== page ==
You carry a smart phone?

Electronics are becoming ubiquitous. As long as they use then intelligently it isn't so bad. Still want cables for week long epics though.
  • + 5
 I'm a viking, so no, I don't have a smartphone, and my computer is stationary.

So did anyone ever speak about a Di2 jammer? Remember seeing somewhere that the shifters sends frequencies on 802,3 Hz ??
  • + 7
 The shifters are not wireless.
  • + 2
 But the new SRAM ones are.
  • + 3
 I love the simplicity and reliability of mechanical sifting too, and I am actually really not excited about this in its current form, but I think there is potential in electronic shifting that maybe we will see some day.
The system is run off of software, and new software can be downloaded. Software can also be hacked. I think that's where things could get exciting. Hear me out now..lol
What is stopping an electronic shifter/derailleur from being very adaptable and future proof? If they release a 12 speed cassette, which is not that unlikely, could you not still use the same shifter and install an update or some sh*t like that? Maybe you could even program the same system for a 10 speed cassette. Its just a computer telling the servo's how far to go and in which direction.
None of us really hesitate to climb into a car/truck/bus/train/airplane that has a multitude of electronics going on around you operating dependably with much more at stake.
With where its at right now, I'm sure it's sick, but it just doesn't really offer an advantage in my opinion. If it gave me the ability to run whatever kind of cassette or ratio out back that could ever be conceived without ever having to swap anything more than the cassette, maybe even provide shifting to a gearbox some day in the distant future... That'd be pretty sweet and could prove to be a worthy investment if it ever gets there. That would be a real advantage over mechanical shifting for the average and professional user alike.
  • + 0
 Once someone comes out with a programmable wireless set up and I need a new ride(or want as is often the case) I will buy. Wires don't seem to solve a whole ton. Low power locked frequency units wouldn't be too difficult. Just can't shake the boat too much though, right?
  • + 1
 I am excited because it is an advancement. I don't think it is ready yet, but I look forward to seeing improvements.
  • + 2
 @Metacomet do some googling, people have already done all sorts of hacks to road Di2. Think I even saw a 10sp mod(I think somebody wanted it for cyclocross.)
  • + 4
 When I was riding the Lapierre Spicy Team at their press launch, I wanted to hate the Ei suspension, but it was amazing. After riding it for two days with zero worries, I wanted it. Same with the Di2 stuff that was on my photographer's bike at this launch; it was pretty damn good. I tried a few cross shifts to see what would happen and the computer system flawlessly compensated shifts to give me the same gearing but without the cross shift. And just being able to press and hold the shifter button and have it drop (or add) multiple gear shifts without having to repeatedly stab the button was sweet in the technical stuff with 25 lbs of camera gear on my back.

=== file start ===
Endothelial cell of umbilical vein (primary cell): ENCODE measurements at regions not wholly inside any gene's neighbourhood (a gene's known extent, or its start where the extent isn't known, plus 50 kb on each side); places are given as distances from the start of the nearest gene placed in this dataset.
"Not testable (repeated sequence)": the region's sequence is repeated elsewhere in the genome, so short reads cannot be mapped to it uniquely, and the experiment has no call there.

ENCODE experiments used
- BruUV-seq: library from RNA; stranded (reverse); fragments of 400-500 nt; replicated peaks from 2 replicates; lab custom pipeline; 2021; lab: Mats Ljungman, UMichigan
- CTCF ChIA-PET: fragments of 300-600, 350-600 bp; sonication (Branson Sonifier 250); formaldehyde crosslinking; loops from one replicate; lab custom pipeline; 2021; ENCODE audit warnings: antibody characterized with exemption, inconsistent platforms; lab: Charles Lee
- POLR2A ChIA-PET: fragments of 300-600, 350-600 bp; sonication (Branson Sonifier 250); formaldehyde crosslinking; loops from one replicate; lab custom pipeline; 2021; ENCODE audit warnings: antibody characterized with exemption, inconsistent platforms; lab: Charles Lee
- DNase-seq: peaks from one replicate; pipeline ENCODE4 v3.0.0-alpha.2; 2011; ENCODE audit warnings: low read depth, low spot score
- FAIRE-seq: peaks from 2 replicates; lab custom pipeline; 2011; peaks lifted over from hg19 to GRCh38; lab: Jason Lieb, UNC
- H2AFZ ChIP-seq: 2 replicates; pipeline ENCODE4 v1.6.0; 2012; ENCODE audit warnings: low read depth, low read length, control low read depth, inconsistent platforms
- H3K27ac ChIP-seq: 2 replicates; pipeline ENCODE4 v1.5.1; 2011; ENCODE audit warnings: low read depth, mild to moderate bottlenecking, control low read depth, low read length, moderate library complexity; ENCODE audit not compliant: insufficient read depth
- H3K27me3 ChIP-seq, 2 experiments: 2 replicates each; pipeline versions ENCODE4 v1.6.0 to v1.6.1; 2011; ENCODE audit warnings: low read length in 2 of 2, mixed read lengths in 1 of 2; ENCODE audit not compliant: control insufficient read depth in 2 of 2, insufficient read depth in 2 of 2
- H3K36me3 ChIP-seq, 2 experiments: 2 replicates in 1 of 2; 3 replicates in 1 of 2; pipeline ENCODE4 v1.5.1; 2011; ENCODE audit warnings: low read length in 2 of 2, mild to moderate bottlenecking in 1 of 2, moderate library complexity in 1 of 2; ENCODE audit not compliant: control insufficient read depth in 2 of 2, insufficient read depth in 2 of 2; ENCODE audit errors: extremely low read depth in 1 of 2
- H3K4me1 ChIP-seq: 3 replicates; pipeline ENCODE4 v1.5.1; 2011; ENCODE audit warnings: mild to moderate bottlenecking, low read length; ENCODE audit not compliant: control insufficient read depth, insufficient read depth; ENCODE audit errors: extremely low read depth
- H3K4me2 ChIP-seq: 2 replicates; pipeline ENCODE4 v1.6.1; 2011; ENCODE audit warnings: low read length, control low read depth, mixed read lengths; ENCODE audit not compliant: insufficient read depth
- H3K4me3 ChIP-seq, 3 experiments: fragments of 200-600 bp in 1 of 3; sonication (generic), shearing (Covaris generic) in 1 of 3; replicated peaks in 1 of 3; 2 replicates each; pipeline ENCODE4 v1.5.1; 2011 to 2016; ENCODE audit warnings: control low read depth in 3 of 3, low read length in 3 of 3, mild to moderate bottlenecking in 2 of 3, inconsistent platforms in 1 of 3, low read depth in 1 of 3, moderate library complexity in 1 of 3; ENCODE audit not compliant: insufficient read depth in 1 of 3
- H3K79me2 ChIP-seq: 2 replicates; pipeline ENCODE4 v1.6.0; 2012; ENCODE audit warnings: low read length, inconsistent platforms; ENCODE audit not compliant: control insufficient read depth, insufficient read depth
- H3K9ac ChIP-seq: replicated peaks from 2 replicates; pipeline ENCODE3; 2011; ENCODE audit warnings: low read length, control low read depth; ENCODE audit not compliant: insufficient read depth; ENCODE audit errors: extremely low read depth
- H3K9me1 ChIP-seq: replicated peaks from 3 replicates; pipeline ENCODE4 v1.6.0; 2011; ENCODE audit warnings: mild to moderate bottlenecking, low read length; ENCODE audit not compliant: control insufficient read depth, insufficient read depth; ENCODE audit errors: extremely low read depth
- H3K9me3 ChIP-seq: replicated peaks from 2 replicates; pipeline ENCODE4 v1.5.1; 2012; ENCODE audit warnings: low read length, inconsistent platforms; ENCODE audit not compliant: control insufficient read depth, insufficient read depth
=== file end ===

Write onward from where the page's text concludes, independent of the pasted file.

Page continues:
• + 3
 That's interesting, as I rode an Ei bike, as well as a Di2 (a mach 4 actually, natch) at test a month or so ago. I liked the Di2. The Ei, on the other hand, not so much. Look, I'm not a guy who generally wants a silent bike, I have Hope hubs, never really hated chainslap to the extent some people do, live with squeaks, etc. That Ei, though, was noisy enough to annoy even me, & I came in excited about the idea, too. I think it really had to do with how much it was working, it really never shut up. whizz whirrrr whizz whizz constantly.
  • + 0
 @Bikelover079:I cant agree with you only more...i hate those electronics on my bike.i love mechanics only ...
  • + 17
 Usually i would argue that anything electronic should never be allowed on a bike. BUT i'm amazed by this. I can see now why shimano took their time in coming to the market with a competing product to sram 1x11 and although we probably wont be seing this on many bike manufactures list of standard equipment if you consider this as Shimanos flag ship range and srams xx1 as theirs its clear who is ahead of the game. im not sure how many people actually watched the youtube video on the cross/double shifting but i for one found the efficency of this system all be it on paper to be brilliant. I look forward to the long term test results and i will be keeping my fingers crossed that it works as well as Shimano hope.
  • + 5
 Well said. It's the kind of technical innovation that only Shimano could pull off, and I think the market and riders would expect them to be the leaders with products like this. That video is awesome.
  • + 8
 keep in mind, it's been tested by quite a few people now: XX1 cassette + Di2 XTR works with zero problems, so in a way, this is just as good for the 1x crowd, too. That's how I'll run it when price comes down into my bracket.
  • + 15
 it's going to come to a point when you can link di2 to your smart phone use the shifter to skip music , take calls while browsing you porn the futures looking bright
  • + 14
 Hey guys, I just ordered a pizza with my shifters. It'll be waiting at he trailhead.
  • + 3
 Hey guys, wait up. My hard on gets really uncomfortable now...
  • + 3